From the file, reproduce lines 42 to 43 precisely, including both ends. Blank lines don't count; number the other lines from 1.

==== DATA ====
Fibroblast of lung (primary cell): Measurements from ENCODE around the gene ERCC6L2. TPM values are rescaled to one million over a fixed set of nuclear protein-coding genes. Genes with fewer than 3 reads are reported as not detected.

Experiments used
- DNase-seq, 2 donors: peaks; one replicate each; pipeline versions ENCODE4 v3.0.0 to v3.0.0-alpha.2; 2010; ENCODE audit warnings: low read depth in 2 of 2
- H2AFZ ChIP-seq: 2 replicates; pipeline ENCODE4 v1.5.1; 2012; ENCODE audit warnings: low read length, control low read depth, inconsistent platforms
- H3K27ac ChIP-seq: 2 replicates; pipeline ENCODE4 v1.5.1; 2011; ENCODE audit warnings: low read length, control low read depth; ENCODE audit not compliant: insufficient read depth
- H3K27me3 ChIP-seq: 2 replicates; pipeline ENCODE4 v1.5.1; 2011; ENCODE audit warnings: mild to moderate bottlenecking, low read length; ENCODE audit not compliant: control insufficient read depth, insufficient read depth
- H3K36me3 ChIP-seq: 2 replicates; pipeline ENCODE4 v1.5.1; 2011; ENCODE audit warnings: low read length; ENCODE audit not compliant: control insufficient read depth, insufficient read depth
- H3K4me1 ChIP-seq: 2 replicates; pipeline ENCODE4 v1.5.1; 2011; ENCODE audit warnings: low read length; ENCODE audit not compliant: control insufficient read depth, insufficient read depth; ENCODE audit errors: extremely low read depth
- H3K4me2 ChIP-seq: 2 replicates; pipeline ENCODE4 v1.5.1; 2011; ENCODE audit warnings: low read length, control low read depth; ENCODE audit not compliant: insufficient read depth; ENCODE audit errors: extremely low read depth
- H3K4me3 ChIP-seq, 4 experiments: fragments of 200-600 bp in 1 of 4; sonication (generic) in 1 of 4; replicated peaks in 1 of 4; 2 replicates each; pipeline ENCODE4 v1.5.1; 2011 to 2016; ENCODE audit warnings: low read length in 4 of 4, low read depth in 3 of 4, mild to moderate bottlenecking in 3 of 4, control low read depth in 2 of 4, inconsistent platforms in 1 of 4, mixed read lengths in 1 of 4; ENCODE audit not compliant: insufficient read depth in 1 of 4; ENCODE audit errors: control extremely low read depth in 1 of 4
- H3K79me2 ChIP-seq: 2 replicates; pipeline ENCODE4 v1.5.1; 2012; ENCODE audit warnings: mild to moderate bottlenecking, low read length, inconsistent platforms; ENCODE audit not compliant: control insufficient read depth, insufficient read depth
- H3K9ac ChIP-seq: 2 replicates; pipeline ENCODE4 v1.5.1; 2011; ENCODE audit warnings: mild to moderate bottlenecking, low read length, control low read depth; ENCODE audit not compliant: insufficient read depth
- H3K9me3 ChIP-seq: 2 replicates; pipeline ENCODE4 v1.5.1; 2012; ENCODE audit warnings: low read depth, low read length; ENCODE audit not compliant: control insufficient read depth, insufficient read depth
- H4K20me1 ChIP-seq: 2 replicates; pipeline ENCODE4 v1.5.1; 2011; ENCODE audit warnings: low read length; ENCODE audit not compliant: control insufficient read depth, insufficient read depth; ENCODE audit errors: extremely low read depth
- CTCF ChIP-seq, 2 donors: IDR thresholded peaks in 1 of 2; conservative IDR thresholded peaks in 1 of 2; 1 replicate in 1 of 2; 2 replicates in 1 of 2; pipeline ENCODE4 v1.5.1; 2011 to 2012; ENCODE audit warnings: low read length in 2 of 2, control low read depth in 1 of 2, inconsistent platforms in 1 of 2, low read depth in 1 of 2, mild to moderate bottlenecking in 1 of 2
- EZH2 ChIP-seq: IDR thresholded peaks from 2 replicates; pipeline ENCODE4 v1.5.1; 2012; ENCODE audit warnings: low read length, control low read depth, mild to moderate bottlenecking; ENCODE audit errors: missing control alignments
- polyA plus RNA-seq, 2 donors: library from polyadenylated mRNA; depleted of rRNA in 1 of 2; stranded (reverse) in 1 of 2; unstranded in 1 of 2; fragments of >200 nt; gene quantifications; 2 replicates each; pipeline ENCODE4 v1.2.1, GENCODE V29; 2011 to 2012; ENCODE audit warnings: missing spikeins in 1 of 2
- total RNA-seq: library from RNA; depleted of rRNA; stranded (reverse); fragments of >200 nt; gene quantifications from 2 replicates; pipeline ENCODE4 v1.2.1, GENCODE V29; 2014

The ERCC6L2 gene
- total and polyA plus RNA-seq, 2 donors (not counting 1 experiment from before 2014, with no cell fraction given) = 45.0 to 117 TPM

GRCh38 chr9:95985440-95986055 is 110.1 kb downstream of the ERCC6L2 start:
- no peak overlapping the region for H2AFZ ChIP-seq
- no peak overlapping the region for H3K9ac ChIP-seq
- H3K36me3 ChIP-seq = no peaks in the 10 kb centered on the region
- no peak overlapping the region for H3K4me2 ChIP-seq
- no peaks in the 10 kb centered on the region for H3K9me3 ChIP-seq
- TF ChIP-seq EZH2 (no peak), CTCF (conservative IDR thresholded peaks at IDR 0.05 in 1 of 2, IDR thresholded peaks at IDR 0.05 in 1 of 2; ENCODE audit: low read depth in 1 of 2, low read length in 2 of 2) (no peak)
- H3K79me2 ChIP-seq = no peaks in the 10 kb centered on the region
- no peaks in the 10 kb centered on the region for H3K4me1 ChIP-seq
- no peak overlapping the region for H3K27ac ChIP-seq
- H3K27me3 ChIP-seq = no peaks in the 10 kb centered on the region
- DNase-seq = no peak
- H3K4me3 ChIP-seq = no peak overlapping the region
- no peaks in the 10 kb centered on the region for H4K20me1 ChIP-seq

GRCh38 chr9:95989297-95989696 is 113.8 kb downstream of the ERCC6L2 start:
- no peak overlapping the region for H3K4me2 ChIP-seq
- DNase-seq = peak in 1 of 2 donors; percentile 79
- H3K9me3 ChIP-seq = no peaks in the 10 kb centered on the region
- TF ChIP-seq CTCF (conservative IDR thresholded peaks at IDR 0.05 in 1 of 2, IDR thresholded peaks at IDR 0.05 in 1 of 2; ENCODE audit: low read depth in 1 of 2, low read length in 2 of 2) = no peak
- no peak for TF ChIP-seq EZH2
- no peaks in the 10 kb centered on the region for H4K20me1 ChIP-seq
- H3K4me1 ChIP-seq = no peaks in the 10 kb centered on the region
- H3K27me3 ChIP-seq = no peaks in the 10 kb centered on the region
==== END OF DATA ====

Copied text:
- H3K4me1 ChIP-seq = no peaks in the 10 kb centered on the region
- H3K27me3 ChIP-seq = no peaks in the 10 kb centered on the region